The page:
After some additional research, it turns out that BookAuthority is merely an Amazon “partner.” They advertise Amazon books and get a bit of money from Amazon for doing so. As near as I can tell, they create these “top X” categories and use that to attract potential purchasers whom they hope will click through and purchase from Amazon. They also provide meaningless graphics for us authors to place on our web sites to generate traffic to their web site.
They claim on their web site that the “ratings” they give each book are calculated using a “proprietary algorithm” from publicly available data. Whatever. This seems to be a way to prevent authors and purchasers from finding out how they really work.
I do not believe that they have any relationship with the people they claim recommend the books they list. That is not to say that those people don’t recommend those books, just that the don’t do it “for” this organization.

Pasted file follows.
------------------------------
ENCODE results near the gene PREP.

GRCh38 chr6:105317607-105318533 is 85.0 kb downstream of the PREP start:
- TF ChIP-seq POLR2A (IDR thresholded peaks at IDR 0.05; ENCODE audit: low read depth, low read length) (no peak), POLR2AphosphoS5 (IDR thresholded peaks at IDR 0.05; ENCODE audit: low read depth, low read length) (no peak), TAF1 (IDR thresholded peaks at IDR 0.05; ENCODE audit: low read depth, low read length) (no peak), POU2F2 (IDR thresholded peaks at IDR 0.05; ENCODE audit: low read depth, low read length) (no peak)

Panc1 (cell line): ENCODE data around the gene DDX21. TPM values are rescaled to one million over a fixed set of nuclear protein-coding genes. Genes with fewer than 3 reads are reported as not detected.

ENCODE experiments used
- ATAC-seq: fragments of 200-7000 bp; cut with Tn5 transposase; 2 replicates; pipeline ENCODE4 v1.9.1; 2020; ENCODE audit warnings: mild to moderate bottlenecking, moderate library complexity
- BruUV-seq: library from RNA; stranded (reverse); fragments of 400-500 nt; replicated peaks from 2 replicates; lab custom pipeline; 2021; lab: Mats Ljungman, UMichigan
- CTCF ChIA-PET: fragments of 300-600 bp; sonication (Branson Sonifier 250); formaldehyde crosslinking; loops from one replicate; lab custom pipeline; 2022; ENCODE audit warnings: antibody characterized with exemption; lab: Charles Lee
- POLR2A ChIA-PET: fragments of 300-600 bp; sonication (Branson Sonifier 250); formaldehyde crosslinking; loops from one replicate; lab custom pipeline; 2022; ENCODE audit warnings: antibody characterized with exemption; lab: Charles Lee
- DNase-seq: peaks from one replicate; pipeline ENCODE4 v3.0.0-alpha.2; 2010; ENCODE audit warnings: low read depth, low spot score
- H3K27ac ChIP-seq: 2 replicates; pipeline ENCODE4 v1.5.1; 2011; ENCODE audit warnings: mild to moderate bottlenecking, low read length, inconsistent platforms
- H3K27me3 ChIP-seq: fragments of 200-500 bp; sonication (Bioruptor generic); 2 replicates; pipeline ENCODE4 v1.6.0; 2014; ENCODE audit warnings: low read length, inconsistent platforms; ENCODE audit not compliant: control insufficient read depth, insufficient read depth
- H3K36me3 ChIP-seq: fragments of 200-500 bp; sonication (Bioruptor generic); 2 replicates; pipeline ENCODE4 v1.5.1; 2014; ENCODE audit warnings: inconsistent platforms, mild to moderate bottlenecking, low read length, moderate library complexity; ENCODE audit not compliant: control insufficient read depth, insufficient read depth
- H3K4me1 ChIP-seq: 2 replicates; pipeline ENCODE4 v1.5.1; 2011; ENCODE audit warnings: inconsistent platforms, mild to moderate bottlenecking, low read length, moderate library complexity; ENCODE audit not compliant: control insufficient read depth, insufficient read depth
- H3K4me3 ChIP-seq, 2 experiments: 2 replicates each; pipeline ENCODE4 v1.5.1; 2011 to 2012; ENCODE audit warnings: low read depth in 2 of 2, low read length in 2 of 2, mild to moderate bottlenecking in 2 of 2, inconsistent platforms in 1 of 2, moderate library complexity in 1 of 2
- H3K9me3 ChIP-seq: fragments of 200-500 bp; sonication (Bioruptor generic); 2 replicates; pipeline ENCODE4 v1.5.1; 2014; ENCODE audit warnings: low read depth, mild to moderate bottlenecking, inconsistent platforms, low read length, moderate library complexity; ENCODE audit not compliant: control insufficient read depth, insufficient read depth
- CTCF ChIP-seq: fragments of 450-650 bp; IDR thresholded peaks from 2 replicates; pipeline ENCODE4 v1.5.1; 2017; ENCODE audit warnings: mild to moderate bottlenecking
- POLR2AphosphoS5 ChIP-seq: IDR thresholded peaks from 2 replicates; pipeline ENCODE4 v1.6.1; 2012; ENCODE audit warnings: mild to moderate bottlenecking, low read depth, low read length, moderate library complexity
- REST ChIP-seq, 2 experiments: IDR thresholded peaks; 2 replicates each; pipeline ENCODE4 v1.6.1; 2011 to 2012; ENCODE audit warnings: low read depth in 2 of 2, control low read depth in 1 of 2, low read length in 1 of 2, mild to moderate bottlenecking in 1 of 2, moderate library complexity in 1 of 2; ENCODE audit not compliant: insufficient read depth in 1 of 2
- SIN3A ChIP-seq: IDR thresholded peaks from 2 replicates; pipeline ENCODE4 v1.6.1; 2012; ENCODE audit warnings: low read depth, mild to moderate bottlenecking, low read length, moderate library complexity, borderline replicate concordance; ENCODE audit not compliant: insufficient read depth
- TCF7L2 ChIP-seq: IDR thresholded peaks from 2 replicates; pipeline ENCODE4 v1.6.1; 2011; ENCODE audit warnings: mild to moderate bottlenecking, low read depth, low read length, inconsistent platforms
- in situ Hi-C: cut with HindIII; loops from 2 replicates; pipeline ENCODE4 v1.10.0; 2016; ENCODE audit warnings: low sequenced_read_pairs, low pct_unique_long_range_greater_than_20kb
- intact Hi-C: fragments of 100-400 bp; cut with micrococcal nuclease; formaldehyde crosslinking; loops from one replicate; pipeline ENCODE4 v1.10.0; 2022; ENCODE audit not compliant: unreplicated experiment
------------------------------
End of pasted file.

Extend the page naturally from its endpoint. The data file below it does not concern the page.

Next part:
So my conclusion is that being on any of their lists is bogus and meaningless in terms of the value of my books. Such value would be impossible to determine because not one of the three volumes in my “Using and Administering Linux: Zero to SysAdmin” series is available yet so no sales figures can possibly be available for a few months at least.
You will need to determine for yourself whether my books are of any value to you or not. If you do find that they have some value – after you purchase and use them to learn how to be a Linux SysAdmin, please leave a legitimate review on Amazon, Barnes and Noble, or GoodReads. Thank you!
However, with all that said, it really did boost traffic on my personal web site considerably when I posted the article yesterday.